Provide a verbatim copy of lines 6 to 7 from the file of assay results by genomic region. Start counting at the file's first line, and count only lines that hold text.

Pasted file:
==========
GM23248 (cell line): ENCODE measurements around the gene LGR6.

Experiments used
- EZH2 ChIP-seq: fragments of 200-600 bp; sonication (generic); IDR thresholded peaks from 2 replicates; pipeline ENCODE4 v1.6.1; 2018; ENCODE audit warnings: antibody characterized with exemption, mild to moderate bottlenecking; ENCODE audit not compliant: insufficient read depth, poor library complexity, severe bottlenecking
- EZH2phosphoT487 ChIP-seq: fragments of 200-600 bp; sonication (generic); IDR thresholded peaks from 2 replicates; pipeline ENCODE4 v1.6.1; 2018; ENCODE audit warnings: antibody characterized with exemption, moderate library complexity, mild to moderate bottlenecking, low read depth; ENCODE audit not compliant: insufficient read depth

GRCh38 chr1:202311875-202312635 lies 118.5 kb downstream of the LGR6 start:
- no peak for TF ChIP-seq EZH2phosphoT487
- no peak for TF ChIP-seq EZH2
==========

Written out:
- no peak for TF ChIP-seq EZH2phosphoT487
- no peak for TF ChIP-seq EZH2